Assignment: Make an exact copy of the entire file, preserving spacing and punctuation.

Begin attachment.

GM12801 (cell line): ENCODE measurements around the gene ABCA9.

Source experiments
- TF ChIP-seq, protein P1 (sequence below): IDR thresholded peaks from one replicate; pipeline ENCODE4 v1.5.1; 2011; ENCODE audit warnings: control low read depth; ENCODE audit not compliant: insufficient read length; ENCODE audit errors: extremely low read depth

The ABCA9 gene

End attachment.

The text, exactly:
GM12801 (cell line): ENCODE measurements around the gene ABCA9.

Source experiments
- TF ChIP-seq, protein P1 (sequence below): IDR thresholded peaks from one replicate; pipeline ENCODE4 v1.5.1; 2011; ENCODE audit warnings: control low read depth; ENCODE audit not compliant: insufficient read length; ENCODE audit errors: extremely low read depth

The ABCA9 gene